California farmers have agreed to reduce their water usage by 25% in an effort to combat the record four-year drought.
A group of several hundred farmers made the concession after state officials threatened to cut their water rights.
California has already demanded a 25% reduction in cities and towns.
However, critics say state Governor Jerry Brown has not done enough to reduce usage by the farming industry’s powerful water rights holders.
The deal between California’s Water Resources Control Board and the farmers – who have until now resisted pressure to commit to cutting back – is a sign of the worsening impact of California’s drought.
The US Drought Monitor said on May 21 that 94% of California was in severe drought or worse, and farmers used 80% of all water taken from the land in the state.
The agreement is the first of its kind in more than 30 years, and involves farmers in the delta of the Sacramento and San Joaquin rivers.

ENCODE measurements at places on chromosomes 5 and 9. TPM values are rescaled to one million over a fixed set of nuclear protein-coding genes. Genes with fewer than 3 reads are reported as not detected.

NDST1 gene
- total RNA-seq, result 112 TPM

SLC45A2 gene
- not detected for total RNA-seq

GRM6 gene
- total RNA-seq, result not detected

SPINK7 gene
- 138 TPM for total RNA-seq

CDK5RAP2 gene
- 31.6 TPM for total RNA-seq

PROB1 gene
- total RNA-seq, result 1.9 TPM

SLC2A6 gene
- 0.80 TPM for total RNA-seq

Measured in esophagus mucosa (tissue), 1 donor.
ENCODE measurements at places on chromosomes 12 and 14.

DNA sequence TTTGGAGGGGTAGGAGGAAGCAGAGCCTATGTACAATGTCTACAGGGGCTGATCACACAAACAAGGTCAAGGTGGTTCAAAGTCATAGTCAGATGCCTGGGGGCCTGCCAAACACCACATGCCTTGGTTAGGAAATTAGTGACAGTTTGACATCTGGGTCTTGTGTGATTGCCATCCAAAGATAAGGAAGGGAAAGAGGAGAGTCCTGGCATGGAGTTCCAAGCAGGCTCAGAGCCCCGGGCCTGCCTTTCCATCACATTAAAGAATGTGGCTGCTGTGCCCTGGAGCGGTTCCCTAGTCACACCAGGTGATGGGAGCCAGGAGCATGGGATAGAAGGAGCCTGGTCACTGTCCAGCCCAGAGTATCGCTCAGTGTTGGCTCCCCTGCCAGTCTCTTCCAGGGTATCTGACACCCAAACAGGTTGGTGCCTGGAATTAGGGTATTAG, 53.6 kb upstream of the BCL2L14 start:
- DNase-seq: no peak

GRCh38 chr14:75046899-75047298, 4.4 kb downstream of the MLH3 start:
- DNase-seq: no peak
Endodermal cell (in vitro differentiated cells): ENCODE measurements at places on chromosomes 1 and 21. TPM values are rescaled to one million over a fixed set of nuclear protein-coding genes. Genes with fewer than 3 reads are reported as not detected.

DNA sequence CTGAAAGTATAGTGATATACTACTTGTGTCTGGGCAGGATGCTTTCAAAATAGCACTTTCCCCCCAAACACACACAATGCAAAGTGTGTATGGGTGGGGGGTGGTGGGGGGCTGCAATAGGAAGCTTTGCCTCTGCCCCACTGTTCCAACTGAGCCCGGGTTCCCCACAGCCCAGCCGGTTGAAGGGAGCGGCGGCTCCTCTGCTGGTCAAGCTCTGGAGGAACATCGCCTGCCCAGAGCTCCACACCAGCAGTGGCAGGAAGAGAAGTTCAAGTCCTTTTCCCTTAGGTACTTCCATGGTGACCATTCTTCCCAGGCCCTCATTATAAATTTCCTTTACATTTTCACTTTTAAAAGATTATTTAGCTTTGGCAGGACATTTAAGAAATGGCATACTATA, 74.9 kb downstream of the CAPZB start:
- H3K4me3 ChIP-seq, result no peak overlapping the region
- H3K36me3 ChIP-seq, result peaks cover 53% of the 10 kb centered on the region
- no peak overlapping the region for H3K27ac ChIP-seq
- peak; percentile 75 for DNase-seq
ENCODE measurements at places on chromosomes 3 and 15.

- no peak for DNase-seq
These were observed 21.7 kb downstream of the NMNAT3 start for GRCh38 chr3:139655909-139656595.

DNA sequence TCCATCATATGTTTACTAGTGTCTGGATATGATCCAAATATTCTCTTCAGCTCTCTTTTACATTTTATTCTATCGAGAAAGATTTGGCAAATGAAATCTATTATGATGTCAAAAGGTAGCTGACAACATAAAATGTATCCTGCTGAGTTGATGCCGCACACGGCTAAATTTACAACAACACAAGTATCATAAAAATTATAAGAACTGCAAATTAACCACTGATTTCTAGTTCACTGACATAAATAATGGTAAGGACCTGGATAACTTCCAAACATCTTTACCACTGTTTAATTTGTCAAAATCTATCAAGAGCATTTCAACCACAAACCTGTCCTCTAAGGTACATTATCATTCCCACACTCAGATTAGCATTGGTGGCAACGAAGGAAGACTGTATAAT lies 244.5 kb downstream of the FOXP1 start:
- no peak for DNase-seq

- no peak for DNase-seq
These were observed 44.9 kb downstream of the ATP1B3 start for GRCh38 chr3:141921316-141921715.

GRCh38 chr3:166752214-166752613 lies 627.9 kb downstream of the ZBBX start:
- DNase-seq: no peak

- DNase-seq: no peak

Others in this category – known as senior rights holders – are irrigation districts, utilities with hydropower stations, and cities, including San Francisco.
Thousands of the state’s junior water rights holders – those whose claims to water usage date back only as far as 1914 – have already had their water use curtailed this year. Those are mostly farmers getting no federal irrigation deliveries.
Under California’s system, junior water rights holders have to stop taking water from rivers and streams so there is enough flow left to satisfy the demand of those with older claims.
About 350 farmers met on May 21 to discuss an attempt to avoid deeper mandatory cuts to their water allowance.
“That doesn’t necessarily mean they’ll all participate” in the voluntary 25% reduction, said Michael George, the state’s water master for the delta. But he said he believed many would.
The farming industry has come under fire in recent weeks from residents who have been forced to turn off their sprinklers and time their showers under threat of heavy fines.
The agreement gives the farmers until June 1 to present plans for how they will make the proposed cuts.